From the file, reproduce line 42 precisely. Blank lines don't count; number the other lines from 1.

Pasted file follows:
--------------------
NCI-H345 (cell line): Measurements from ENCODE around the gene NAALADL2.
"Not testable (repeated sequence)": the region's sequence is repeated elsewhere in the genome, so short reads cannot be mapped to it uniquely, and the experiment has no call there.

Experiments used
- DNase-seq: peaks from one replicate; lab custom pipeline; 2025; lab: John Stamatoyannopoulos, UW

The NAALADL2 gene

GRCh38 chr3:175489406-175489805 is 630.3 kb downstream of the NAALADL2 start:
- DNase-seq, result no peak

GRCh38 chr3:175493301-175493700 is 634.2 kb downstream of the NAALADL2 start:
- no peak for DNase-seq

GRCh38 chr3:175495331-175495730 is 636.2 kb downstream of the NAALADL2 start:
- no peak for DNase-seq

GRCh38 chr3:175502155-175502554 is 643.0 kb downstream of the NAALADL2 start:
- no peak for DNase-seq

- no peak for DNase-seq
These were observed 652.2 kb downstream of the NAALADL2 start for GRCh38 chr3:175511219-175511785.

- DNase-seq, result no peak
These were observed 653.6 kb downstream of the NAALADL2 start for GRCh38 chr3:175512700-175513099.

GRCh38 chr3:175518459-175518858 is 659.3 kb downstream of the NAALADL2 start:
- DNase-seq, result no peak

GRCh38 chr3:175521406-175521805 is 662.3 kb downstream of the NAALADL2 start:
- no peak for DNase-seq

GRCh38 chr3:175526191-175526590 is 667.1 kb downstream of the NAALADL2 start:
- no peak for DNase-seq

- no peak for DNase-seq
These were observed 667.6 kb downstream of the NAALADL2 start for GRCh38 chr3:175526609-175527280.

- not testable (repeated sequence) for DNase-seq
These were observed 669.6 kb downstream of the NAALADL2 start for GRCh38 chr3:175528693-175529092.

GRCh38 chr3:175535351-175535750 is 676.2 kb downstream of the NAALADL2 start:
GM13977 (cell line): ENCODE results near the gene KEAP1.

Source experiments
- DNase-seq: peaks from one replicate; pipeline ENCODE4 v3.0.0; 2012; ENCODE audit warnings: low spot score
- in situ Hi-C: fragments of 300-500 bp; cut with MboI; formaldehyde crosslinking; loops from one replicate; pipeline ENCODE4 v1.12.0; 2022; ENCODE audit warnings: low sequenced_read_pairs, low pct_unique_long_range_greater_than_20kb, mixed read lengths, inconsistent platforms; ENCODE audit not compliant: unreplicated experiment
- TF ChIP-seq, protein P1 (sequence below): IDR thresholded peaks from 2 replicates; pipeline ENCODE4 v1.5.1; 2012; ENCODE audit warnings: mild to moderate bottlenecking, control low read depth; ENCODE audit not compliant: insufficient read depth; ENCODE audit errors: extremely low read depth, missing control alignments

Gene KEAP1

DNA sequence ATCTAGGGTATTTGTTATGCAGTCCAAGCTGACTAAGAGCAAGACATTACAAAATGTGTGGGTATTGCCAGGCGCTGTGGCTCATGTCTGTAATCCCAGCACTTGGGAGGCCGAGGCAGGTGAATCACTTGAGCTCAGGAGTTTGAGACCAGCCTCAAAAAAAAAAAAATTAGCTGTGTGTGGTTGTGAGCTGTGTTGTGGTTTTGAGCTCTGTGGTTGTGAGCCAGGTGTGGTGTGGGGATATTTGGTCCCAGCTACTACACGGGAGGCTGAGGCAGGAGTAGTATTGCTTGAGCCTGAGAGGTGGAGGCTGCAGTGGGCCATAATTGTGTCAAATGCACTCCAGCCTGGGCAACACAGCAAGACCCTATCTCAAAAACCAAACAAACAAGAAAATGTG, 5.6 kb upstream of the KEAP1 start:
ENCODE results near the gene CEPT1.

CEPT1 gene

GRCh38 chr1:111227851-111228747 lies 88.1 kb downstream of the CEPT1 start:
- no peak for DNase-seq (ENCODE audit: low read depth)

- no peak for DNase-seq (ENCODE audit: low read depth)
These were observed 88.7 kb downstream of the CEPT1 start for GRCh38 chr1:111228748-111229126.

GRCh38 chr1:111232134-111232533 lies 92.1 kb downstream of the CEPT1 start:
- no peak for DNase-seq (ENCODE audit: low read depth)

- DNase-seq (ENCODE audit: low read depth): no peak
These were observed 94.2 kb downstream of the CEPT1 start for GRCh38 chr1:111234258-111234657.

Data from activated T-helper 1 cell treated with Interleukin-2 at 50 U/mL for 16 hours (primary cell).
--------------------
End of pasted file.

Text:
GRCh38 chr1:111232134-111232533 lies 92.1 kb downstream of the CEPT1 start: